Take the 2-minute tour ×
Computer Science Stack Exchange is a question and answer site for students, researchers and practitioners of computer science. It's 100% free, no registration required.

Suppose a process keeps running code (e.g. an infinite loop). How can other programs take over? What prevents the process from remaining active forever?

share|improve this question
2  
Hello! The question appears poorly worded and off topic for this site! –  Jernej Jan 31 '13 at 13:31
    
In the processor itself, probably none. The operating system sets up things so that a clock interrupts whatever is happening periodically and the operating system gets control. –  vonbrand Jan 31 '13 at 16:57
add comment

2 Answers 2

up vote 4 down vote accepted

Various peripherals are connected to the main processor. When an event happens in a peripheral, the peripheral sets an electric signal which causes the processor to take some action. The act of setting this signal is called an interrupt request (IRQ for short), and the aftermath of the interrupt request on the processor is called an interrupt.

When a processor receives an interrupt, it typically does something like this:

  • Mask interrupts. This means that if other IRQs happen (coming from the same peripheral or a different one), they won't be noticed just yet: they will not have any effect on the processor until interrupts are unmasked.
  • Save the value of the program counter register to a register dedicated to that effect. Also save the value of a register that contains the processor mode (e.g. user mode, kernel mode, interrupt mode, …). Depending on the processor architecture, other registers may be saved as well (e.g. stack pointer).
  • Switch the processor mode to interrupt mode.
  • Read a value from a predefined address in memory, or from a register. This value is called the interrupt vector.
  • Jump to the address given by the interrupt vector.

The code at that address is typically kernel code. On computer architectures with memory access permissions, the kernel normally prevents unprivileged processes from setting interrupt vectors or from changing the code at that address. The kernel code typically begins by copying the saved register values into memory, so that they won't be forgotten if some other interrupt occurs.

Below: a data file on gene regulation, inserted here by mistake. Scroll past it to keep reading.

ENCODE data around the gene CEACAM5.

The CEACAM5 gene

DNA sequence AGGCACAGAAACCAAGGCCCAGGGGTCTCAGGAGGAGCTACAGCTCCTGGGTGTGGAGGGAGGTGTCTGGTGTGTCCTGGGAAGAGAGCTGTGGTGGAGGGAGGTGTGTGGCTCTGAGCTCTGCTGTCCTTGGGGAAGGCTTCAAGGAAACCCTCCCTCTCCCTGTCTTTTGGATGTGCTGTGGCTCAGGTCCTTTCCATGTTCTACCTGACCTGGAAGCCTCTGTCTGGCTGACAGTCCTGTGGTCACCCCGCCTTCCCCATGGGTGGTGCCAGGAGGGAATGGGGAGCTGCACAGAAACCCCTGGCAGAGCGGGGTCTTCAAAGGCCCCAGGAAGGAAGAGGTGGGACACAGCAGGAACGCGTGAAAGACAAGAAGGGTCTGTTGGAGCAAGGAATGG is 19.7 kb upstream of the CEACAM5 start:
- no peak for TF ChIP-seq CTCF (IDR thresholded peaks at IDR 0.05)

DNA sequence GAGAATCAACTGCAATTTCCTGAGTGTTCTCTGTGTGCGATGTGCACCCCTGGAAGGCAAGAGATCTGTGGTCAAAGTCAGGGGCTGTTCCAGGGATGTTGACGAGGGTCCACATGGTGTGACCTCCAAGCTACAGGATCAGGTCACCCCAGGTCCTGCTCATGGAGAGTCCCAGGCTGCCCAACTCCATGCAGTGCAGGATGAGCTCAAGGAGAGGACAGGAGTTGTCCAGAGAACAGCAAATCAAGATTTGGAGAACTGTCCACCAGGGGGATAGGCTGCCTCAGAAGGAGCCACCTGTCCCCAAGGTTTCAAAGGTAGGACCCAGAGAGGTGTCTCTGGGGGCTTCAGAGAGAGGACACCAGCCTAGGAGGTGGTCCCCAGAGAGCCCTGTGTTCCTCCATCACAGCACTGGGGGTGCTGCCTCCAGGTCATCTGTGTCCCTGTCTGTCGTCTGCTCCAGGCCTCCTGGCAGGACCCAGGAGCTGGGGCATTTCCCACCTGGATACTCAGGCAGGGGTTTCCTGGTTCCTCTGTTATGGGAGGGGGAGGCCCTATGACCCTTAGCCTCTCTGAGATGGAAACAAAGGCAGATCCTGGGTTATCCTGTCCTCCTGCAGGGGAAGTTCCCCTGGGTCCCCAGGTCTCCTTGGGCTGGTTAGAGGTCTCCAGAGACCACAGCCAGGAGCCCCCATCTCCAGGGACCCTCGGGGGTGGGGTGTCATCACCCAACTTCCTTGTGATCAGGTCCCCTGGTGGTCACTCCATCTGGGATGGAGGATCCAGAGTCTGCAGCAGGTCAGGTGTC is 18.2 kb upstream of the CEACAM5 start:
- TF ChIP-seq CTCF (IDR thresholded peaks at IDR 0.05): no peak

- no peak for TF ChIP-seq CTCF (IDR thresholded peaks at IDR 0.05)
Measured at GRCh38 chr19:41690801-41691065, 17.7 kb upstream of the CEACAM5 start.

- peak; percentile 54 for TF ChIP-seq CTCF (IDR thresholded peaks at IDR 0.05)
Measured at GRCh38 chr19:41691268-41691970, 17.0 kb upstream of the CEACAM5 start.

One of the peripherals that can send interrupts is the clock. To avoid a process running forever, whenever the operating system kernel allows a process to execute (by branching to its code), it first programs the clock to send an interrupt at a certain time in the future, allowing the program to run uninterrupted only for a time slice.

If the process is still running at the end of the time slice, the clock interrupt occurs. The code at the interrupt vector is kernel code, so the process is no longer running: it has been preempted. The process's code and data are still around: the kernel can later decide to let the process execute some more by restoring the saved register values (finishing with the program counter).

After the kernel has finished its basic interrupt processing, and has performed whatever tasks it deems useful, it decides which process to execute next. This decision is called scheduling.

Some operating systems (mostly on tiny embedded systems) allow processes to run as long as they like. This is known as cooperative multitasking. (And some operating systems are even more basic: they only allow a single task at a time.)

share|improve this answer
add comment

The technique is called preemptive multi tasking. See for example this Wikipedia article.

Basically the operating system runs every process for a short time, then suspends it and continues with the next process.

share|improve this answer
    
i am much obliged, I could not get any information about that. This will help me However , What mechanisms in the OS are used to supervise processes ? –  Dionysus Jan 31 '13 at 14:30
    
The CPU has built in mechanisms that wake up the OS every now and then. Then the OS decides which process to run. –  adrianN Jan 31 '13 at 14:33
    
Thank you for getting back to me and thank you for helping me –  Dionysus Jan 31 '13 at 14:40
add comment

Your Answer

 
discard

By posting your answer, you agree to the privacy policy and terms of service.

Not the answer you're looking for? Browse other questions tagged or ask your own question.